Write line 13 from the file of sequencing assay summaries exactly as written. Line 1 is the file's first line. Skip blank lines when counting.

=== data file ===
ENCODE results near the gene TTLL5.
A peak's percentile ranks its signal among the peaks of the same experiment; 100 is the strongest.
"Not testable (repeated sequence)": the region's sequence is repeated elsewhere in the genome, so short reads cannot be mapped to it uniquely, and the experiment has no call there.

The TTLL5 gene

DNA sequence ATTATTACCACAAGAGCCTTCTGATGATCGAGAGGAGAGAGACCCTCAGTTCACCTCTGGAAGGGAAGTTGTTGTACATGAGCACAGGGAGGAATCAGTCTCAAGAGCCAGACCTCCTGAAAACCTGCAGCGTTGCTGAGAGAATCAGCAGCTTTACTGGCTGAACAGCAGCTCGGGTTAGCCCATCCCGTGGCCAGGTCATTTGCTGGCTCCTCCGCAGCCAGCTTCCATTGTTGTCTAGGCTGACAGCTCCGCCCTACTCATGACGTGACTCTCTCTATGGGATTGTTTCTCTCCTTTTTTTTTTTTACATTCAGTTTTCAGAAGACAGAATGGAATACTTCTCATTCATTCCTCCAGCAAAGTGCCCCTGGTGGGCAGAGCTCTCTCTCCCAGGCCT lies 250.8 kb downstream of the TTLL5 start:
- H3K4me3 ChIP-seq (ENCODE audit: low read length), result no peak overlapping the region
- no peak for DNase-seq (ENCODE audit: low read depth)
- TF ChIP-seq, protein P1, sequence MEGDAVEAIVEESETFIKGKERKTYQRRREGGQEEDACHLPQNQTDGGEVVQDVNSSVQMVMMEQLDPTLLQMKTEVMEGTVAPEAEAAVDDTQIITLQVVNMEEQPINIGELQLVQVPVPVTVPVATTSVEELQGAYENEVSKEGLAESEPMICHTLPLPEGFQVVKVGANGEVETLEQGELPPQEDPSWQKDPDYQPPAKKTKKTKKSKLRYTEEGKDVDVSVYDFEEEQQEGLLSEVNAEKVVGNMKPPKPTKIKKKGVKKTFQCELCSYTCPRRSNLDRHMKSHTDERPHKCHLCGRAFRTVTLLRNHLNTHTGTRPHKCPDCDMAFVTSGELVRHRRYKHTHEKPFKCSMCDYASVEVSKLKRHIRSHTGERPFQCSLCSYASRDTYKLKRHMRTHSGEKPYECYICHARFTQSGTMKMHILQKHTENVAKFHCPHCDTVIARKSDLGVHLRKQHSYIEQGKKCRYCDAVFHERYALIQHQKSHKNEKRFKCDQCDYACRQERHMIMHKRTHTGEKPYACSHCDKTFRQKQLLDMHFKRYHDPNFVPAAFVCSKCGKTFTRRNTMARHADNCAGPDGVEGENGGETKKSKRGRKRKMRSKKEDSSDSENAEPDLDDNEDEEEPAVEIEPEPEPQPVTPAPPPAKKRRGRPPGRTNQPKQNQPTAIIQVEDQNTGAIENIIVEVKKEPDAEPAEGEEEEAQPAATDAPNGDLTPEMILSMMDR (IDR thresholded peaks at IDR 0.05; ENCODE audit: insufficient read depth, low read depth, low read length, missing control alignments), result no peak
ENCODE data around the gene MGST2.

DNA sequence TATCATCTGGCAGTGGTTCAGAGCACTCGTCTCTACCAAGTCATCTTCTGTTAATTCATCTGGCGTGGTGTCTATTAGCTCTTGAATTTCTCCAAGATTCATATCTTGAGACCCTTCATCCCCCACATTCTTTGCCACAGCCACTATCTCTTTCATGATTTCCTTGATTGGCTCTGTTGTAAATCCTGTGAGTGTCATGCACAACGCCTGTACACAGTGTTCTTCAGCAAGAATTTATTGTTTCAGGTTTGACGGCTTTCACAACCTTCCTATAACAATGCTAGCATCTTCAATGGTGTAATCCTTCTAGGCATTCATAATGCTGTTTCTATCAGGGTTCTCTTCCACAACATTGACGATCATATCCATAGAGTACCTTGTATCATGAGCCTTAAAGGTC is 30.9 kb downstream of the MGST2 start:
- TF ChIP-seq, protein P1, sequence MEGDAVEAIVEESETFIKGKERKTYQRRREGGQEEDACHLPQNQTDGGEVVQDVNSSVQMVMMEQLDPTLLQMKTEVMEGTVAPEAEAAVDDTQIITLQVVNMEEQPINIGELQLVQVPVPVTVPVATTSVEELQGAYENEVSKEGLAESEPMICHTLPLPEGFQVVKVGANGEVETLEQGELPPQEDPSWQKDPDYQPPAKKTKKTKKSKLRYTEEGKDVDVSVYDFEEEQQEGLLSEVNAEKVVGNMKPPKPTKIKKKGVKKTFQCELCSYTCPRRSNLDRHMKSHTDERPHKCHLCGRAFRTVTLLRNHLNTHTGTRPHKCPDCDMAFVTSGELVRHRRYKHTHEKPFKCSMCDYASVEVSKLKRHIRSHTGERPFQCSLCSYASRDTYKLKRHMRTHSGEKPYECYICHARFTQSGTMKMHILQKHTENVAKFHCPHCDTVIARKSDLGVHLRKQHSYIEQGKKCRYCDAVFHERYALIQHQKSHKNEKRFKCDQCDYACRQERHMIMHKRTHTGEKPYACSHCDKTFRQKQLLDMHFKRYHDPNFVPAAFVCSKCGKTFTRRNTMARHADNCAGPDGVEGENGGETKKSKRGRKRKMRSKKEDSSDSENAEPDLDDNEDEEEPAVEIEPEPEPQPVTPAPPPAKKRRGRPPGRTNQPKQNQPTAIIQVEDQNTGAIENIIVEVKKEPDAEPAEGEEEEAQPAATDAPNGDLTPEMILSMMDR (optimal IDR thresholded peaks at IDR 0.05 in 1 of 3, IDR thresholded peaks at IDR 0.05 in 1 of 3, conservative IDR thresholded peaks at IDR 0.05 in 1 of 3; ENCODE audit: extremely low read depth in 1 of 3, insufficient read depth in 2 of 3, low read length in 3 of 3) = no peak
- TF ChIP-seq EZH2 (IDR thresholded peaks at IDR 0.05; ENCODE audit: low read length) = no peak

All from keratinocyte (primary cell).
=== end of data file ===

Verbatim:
All from keratinocyte (primary cell).